Raina et al., conducted a prospective study with 109 patients undergoing RP, randomized to either undergo daily VED use for 9 months starting 1 month after surgery or to receive no treatment. Patients using the VED did so without a constriction ring except when attempting intercourse to avoid the hypoxic effect mentioned. At the end of the study, they showed a slightly higher rate of natural erections sufficient for vaginal penetration in the treatment vs placebo group (17 vs 11%). Of greater significance was that the treatment group was less likely to feel that their penis was shorter (85 vs 23%). Interestingly, these findings were independent of whether the surgery was nerve sparing or not.59

Dalkin and Christopher administered a prospective study with 42 men to assess the effect of VED on stretched penile length. The day after their catheter was removed, VED use was initiated daily for 90 consecutive days. Patients compliant with the protocol had a significantly decreased risk of having a loss of length greater than 1.0 cm (3%) compared with data from earlier studies in which 48% of men had a significant length reduction.60 This is likely due to the tumescence effect of VED, which oral medications do not usually replicate immediately postoperatively.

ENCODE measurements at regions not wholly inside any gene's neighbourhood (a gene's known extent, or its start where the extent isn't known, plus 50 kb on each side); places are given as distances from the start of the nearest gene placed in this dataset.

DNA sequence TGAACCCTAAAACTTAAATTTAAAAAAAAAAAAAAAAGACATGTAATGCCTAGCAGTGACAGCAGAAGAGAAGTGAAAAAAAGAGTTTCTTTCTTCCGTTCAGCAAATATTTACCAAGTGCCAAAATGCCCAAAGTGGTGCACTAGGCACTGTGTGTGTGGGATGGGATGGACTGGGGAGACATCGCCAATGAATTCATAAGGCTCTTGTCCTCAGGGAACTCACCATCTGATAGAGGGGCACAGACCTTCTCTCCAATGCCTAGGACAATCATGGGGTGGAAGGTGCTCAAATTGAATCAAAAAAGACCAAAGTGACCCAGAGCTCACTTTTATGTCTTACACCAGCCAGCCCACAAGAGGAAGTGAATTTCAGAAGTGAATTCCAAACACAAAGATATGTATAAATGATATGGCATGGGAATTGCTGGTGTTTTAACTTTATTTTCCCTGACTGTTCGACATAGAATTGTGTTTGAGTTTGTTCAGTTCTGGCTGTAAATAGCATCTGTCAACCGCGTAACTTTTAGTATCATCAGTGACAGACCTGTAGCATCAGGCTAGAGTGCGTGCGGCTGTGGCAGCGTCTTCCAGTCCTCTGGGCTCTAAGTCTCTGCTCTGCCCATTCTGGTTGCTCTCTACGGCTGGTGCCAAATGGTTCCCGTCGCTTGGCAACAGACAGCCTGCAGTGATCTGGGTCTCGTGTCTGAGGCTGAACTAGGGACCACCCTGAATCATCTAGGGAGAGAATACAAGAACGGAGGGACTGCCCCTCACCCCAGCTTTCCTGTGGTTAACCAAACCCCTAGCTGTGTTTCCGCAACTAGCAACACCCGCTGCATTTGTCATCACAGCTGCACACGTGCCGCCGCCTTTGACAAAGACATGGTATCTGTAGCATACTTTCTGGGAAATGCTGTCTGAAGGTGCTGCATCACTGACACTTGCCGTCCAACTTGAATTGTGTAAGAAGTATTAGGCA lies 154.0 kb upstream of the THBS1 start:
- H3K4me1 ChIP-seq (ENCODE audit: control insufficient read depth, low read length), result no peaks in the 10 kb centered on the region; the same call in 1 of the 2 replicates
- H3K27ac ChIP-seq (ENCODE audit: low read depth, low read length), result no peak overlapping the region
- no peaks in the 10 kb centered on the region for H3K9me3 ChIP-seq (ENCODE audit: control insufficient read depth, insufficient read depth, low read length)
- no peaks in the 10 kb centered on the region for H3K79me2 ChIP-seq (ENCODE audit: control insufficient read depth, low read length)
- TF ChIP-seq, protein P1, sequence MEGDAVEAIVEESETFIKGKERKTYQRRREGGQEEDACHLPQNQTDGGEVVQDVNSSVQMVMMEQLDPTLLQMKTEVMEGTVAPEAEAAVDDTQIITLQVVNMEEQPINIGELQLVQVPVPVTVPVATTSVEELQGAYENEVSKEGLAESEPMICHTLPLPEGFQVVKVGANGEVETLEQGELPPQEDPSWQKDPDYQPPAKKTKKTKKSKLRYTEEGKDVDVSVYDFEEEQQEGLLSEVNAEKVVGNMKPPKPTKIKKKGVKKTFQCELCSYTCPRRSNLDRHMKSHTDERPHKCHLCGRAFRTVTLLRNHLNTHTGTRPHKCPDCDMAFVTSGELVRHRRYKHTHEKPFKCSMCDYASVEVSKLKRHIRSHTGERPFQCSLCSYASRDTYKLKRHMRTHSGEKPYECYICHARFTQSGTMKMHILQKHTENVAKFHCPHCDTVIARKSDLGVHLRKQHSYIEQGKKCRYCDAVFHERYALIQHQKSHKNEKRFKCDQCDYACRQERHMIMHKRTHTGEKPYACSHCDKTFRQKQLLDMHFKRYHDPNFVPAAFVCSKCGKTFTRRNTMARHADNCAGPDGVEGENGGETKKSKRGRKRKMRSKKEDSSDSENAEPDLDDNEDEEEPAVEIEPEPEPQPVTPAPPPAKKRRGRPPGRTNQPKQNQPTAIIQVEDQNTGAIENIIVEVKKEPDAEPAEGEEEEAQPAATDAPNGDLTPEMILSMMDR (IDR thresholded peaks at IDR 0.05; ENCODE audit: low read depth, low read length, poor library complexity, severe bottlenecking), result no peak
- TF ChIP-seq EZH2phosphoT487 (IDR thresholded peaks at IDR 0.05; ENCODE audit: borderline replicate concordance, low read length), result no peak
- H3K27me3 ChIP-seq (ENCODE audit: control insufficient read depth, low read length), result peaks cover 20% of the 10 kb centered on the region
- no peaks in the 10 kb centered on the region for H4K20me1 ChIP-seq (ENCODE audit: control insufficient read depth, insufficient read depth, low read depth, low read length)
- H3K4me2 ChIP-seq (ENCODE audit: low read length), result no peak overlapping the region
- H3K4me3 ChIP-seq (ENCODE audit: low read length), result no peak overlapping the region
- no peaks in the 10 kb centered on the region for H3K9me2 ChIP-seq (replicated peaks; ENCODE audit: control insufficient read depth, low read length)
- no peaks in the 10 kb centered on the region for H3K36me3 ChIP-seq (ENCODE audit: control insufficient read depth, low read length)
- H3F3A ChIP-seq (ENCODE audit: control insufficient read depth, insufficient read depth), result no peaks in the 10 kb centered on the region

Kohler et al. tested stretched flaccid penile length in a prospective randomized trial. They assigned 28 men after RRP to either undergo daily VED usage without a constriction band starting 1 month after surgery for 5 months or to begin 6 months after surgery. The early intervention group had significantly higher IIEF scores in addition to preserved penile length. In contrast, patients not using the VED had approximately 2.0 cm decreased penile length at both 3 and 6 months (in five out of eleven patients).

Studies have been limited by the fact that the optimum length of therapy has not been determined yet; studies have arbitrarily chosen between 3 and 9 months, but the healing process after NSRP can be a year or more.8 Furthermore, some of the studies use subjective measurements, such as perceived length reduction, as end points. Although objective criteria such as stretched flaccid penile length and IIEF measurements have been tested, the numbers enrolled in these trials have been limited, and they have all been single institutional studies. More rigid protocols need to be developed and tested in broader studies with specific objective criteria to be determined.